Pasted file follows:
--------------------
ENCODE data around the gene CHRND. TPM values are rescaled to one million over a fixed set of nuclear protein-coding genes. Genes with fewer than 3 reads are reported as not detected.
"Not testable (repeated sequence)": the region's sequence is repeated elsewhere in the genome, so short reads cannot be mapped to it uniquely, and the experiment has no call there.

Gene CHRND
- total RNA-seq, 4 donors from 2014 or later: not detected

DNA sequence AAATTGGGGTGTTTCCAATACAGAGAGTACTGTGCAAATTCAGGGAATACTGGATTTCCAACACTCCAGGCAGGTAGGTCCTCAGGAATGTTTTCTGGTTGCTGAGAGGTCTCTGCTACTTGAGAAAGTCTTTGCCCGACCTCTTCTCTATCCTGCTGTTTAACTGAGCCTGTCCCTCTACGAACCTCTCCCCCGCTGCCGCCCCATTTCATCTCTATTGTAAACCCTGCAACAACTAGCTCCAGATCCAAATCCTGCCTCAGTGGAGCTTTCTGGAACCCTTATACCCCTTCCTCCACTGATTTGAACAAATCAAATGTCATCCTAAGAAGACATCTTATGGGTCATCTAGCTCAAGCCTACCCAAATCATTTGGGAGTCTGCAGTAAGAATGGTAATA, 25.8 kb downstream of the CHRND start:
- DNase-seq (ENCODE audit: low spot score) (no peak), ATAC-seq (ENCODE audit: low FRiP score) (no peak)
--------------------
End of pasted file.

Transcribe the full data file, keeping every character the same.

ENCODE data around the gene CHRND. TPM values are rescaled to one million over a fixed set of nuclear protein-coding genes. Genes with fewer than 3 reads are reported as not detected.
"Not testable (repeated sequence)": the region's sequence is repeated elsewhere in the genome, so short reads cannot be mapped to it uniquely, and the experiment has no call there.

Gene CHRND
- total RNA-seq, 4 donors from 2014 or later: not detected

DNA sequence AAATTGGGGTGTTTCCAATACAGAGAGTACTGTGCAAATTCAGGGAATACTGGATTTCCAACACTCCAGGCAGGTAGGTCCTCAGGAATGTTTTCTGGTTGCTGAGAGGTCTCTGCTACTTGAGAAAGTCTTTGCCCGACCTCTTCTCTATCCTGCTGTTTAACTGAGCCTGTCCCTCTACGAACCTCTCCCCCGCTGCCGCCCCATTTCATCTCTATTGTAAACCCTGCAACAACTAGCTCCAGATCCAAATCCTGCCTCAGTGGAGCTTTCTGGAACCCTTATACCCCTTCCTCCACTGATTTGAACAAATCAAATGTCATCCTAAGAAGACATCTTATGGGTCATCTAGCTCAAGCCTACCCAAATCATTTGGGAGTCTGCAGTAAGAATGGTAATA, 25.8 kb downstream of the CHRND start:
- DNase-seq (ENCODE audit: low spot score) (no peak), ATAC-seq (ENCODE audit: low FRiP score) (no peak)